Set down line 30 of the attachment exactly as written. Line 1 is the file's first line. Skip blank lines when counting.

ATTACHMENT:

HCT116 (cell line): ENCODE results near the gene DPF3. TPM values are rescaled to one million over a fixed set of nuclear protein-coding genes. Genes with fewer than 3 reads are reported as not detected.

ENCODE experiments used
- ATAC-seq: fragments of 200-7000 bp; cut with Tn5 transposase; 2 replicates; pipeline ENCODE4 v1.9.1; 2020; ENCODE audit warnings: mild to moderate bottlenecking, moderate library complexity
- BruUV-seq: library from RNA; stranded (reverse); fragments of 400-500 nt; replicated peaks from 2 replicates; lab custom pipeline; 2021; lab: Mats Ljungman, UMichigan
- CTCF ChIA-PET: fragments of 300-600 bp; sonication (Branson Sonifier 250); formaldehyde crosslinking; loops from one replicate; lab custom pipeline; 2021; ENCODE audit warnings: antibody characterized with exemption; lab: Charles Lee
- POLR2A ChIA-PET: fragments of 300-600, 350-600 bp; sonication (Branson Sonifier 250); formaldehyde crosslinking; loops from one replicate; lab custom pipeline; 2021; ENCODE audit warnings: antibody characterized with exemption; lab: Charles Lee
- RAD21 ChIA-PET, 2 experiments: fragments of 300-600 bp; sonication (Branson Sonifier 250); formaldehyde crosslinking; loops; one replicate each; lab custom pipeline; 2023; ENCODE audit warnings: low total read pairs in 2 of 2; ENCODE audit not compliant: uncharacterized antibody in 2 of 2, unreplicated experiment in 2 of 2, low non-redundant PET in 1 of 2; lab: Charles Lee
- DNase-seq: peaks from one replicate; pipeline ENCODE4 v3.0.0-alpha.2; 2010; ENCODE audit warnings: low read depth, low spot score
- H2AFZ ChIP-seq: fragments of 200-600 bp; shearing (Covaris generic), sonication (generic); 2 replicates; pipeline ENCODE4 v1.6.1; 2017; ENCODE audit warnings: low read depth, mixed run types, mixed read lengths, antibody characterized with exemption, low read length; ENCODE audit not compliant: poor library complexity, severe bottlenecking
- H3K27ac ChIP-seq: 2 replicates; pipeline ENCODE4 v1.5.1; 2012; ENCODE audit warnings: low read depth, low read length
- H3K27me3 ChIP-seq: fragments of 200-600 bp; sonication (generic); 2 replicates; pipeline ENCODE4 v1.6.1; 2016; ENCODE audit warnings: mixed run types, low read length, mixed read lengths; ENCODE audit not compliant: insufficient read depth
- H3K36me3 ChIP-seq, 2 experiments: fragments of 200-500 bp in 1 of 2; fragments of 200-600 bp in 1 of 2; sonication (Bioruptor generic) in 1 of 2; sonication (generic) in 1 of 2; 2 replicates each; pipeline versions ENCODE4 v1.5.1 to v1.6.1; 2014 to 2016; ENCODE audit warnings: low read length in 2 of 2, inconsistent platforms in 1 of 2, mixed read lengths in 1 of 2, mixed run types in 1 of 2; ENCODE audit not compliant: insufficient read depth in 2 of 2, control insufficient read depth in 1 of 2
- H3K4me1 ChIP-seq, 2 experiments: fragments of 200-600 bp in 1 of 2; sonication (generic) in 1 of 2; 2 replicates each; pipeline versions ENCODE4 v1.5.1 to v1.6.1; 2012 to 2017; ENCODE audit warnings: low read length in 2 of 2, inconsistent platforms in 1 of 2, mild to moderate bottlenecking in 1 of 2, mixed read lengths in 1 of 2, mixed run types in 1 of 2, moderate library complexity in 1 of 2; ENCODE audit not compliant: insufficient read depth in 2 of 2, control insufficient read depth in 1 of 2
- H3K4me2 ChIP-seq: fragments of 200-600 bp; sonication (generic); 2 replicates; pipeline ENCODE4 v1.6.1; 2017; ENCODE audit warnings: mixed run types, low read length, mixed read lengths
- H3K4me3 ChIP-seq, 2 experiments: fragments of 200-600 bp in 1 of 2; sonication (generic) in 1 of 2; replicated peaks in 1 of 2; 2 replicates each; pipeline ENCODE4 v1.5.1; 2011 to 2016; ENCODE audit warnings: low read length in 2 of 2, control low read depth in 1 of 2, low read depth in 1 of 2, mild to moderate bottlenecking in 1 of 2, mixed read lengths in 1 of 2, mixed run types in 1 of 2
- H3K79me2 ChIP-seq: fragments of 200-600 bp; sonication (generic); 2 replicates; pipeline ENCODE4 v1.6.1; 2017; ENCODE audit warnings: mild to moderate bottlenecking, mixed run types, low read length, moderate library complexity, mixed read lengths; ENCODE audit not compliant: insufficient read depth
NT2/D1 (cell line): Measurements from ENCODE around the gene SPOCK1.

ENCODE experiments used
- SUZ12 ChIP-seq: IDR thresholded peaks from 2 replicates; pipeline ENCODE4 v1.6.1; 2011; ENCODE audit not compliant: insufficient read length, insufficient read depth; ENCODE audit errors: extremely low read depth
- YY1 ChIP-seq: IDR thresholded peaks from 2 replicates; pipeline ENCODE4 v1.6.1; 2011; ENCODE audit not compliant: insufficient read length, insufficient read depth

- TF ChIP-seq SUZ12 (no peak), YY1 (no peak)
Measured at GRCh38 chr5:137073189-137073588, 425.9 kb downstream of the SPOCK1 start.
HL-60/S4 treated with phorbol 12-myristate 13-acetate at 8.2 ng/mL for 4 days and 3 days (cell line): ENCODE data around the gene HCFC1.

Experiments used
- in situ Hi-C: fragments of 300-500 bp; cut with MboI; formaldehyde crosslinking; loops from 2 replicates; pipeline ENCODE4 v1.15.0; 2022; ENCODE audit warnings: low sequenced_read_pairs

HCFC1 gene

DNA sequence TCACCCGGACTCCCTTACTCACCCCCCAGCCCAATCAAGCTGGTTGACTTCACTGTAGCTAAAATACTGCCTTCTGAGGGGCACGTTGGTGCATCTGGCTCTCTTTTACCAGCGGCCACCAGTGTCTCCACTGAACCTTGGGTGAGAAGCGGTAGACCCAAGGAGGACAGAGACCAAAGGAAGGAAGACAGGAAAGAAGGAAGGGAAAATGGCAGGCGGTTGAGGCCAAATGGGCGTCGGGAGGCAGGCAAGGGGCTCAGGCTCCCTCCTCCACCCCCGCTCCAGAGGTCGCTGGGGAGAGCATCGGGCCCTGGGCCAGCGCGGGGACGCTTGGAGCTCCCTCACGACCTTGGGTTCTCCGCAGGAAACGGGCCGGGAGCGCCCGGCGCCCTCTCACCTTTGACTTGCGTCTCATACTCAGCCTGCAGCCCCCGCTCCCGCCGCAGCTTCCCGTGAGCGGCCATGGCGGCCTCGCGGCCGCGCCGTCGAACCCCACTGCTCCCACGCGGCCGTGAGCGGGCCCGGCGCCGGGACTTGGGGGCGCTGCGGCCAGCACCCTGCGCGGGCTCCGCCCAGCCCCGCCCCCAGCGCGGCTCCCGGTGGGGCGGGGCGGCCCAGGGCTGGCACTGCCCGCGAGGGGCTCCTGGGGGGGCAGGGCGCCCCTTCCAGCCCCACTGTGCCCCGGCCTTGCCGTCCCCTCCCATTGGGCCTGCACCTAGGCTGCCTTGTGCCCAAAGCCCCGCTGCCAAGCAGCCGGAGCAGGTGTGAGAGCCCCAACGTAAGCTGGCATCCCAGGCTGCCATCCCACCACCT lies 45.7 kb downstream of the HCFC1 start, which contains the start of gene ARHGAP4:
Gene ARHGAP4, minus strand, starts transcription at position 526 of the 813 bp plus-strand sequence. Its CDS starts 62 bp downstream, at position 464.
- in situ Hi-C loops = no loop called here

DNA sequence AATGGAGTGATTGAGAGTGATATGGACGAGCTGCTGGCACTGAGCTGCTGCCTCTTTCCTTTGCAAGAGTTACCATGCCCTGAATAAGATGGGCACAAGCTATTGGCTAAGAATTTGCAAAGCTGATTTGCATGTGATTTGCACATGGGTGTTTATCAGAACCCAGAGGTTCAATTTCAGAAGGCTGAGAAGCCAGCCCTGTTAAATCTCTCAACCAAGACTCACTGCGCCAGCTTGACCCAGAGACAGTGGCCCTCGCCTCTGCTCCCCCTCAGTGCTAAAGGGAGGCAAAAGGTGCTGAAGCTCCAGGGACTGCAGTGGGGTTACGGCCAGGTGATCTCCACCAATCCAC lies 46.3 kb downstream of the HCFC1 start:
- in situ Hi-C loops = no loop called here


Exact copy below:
DNA sequence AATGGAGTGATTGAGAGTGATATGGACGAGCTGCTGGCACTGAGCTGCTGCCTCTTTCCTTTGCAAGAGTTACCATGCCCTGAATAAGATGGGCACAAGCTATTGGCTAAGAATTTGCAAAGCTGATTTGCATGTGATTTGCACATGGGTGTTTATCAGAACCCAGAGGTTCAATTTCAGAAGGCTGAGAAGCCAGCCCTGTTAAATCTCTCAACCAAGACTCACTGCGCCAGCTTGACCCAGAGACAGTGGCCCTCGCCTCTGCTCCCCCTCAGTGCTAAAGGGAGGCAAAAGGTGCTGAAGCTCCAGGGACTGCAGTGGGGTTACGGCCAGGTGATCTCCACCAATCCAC lies 46.3 kb downstream of the HCFC1 start: